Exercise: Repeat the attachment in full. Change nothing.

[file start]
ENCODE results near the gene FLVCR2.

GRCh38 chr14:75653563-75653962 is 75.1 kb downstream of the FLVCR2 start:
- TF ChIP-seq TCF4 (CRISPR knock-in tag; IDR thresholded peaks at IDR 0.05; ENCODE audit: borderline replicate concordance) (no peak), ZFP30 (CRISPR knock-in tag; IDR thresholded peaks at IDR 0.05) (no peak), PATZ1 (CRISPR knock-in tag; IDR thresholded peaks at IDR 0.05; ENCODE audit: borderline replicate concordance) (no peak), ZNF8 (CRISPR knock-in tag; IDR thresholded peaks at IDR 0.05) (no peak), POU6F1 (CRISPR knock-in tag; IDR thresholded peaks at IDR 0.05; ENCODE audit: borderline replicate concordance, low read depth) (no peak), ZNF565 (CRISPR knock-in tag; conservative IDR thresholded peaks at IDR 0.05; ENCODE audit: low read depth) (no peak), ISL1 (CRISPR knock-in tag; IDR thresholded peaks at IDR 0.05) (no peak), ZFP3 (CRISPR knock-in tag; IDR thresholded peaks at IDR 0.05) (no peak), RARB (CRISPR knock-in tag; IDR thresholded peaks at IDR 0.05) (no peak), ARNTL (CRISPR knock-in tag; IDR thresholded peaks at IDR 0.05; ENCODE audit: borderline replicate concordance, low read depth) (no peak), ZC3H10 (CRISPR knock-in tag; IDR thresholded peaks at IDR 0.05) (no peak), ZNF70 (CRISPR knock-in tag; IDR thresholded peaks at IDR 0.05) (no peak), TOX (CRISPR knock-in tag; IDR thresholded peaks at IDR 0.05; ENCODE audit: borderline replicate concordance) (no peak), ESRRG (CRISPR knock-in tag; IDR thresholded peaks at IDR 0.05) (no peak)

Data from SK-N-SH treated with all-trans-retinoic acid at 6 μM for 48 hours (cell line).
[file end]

ENCODE results near the gene FLVCR2.

GRCh38 chr14:75653563-75653962 is 75.1 kb downstream of the FLVCR2 start:
- TF ChIP-seq TCF4 (CRISPR knock-in tag; IDR thresholded peaks at IDR 0.05; ENCODE audit: borderline replicate concordance) (no peak), ZFP30 (CRISPR knock-in tag; IDR thresholded peaks at IDR 0.05) (no peak), PATZ1 (CRISPR knock-in tag; IDR thresholded peaks at IDR 0.05; ENCODE audit: borderline replicate concordance) (no peak), ZNF8 (CRISPR knock-in tag; IDR thresholded peaks at IDR 0.05) (no peak), POU6F1 (CRISPR knock-in tag; IDR thresholded peaks at IDR 0.05; ENCODE audit: borderline replicate concordance, low read depth) (no peak), ZNF565 (CRISPR knock-in tag; conservative IDR thresholded peaks at IDR 0.05; ENCODE audit: low read depth) (no peak), ISL1 (CRISPR knock-in tag; IDR thresholded peaks at IDR 0.05) (no peak), ZFP3 (CRISPR knock-in tag; IDR thresholded peaks at IDR 0.05) (no peak), RARB (CRISPR knock-in tag; IDR thresholded peaks at IDR 0.05) (no peak), ARNTL (CRISPR knock-in tag; IDR thresholded peaks at IDR 0.05; ENCODE audit: borderline replicate concordance, low read depth) (no peak), ZC3H10 (CRISPR knock-in tag; IDR thresholded peaks at IDR 0.05) (no peak), ZNF70 (CRISPR knock-in tag; IDR thresholded peaks at IDR 0.05) (no peak), TOX (CRISPR knock-in tag; IDR thresholded peaks at IDR 0.05; ENCODE audit: borderline replicate concordance) (no peak), ESRRG (CRISPR knock-in tag; IDR thresholded peaks at IDR 0.05) (no peak)

Data from SK-N-SH treated with all-trans-retinoic acid at 6 μM for 48 hours (cell line).